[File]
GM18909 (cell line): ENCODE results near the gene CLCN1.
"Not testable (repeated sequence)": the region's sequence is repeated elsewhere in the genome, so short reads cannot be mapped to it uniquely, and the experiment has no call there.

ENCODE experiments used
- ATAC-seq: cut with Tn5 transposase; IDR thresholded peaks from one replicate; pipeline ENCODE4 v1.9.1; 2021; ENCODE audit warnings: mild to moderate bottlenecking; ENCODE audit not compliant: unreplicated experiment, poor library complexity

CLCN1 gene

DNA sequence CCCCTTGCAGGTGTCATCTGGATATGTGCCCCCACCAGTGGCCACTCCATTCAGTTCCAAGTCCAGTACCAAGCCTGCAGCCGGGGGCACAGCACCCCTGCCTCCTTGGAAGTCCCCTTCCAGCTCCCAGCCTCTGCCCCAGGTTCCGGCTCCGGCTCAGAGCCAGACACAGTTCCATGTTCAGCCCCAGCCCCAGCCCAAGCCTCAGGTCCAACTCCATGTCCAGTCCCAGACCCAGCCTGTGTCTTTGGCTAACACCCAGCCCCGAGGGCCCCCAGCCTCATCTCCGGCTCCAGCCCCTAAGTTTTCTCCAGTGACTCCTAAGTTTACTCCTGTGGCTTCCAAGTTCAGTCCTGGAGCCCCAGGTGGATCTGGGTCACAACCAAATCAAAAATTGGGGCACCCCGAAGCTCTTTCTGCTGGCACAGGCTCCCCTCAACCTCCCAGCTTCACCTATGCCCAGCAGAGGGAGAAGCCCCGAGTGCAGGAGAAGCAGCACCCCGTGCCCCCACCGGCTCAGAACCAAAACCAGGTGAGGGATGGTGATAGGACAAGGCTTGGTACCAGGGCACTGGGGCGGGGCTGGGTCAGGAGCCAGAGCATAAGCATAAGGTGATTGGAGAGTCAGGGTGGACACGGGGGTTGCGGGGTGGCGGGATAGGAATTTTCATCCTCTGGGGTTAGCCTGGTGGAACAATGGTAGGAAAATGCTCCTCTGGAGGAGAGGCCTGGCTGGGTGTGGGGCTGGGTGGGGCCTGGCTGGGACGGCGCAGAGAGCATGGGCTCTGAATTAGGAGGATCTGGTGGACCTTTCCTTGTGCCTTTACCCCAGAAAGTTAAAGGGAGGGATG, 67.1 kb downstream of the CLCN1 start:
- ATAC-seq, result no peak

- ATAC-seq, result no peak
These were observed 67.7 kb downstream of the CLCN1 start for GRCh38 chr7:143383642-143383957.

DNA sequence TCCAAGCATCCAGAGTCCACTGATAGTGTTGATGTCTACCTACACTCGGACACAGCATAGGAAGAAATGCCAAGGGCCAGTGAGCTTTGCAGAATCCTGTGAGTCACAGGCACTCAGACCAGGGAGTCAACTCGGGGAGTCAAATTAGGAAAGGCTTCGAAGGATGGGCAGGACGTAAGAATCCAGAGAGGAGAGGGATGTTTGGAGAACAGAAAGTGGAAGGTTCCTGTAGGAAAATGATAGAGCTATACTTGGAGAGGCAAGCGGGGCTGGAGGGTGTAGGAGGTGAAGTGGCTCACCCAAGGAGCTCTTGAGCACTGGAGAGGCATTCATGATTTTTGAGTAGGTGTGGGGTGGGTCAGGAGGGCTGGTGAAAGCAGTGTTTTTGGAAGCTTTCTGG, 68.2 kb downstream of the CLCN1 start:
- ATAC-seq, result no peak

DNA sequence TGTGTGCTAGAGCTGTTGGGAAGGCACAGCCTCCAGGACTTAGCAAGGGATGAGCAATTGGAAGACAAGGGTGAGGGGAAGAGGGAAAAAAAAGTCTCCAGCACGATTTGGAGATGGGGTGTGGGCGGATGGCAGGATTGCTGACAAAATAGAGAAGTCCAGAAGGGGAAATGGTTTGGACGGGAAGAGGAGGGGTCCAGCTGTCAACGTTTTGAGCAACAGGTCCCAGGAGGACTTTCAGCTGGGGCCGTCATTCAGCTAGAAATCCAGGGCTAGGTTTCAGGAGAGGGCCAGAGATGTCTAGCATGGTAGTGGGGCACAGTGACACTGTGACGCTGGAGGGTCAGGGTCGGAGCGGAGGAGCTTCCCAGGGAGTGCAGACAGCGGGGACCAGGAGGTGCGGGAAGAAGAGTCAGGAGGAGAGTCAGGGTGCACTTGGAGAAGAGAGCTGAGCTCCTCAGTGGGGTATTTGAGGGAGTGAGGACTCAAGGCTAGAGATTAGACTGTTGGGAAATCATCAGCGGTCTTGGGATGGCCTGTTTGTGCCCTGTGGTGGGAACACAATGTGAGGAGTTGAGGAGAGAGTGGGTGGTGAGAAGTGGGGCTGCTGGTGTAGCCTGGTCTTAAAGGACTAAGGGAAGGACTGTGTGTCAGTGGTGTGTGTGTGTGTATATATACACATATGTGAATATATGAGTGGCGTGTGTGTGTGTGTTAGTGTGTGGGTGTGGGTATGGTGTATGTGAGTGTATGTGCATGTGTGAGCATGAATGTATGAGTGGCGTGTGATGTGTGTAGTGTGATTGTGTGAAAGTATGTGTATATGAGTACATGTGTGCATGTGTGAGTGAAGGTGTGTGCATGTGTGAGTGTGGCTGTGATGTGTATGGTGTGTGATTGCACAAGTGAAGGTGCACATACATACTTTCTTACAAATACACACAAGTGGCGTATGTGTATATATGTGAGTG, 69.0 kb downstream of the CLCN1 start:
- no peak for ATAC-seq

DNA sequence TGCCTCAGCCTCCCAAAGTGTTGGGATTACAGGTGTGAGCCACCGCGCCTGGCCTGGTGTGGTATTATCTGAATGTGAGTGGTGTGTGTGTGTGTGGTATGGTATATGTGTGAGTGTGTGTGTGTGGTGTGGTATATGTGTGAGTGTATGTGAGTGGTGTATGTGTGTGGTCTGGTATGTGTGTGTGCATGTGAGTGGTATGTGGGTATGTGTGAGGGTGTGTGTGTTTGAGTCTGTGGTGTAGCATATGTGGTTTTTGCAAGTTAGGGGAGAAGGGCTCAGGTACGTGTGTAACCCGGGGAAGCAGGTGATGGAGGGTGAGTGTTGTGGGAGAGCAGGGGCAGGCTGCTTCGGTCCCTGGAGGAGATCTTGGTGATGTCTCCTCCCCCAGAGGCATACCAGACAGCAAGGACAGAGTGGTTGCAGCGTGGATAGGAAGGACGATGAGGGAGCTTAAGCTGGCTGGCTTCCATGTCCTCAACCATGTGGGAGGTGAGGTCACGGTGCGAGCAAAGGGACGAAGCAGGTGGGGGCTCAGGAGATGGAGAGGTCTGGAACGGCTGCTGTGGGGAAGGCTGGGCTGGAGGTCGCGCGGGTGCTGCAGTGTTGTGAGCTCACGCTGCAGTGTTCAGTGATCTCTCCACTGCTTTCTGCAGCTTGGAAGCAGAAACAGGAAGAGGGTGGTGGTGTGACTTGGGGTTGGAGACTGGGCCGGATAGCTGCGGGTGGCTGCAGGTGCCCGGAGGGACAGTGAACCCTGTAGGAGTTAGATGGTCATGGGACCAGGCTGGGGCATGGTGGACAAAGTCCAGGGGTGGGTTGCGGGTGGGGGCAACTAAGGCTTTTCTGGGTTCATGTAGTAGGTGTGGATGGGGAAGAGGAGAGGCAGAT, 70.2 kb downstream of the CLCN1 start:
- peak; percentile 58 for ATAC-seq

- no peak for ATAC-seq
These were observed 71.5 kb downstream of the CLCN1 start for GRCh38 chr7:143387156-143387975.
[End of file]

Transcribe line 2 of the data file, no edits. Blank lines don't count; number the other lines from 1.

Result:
"Not testable (repeated sequence)": the region's sequence is repeated elsewhere in the genome, so short reads cannot be mapped to it uniquely, and the experiment has no call there.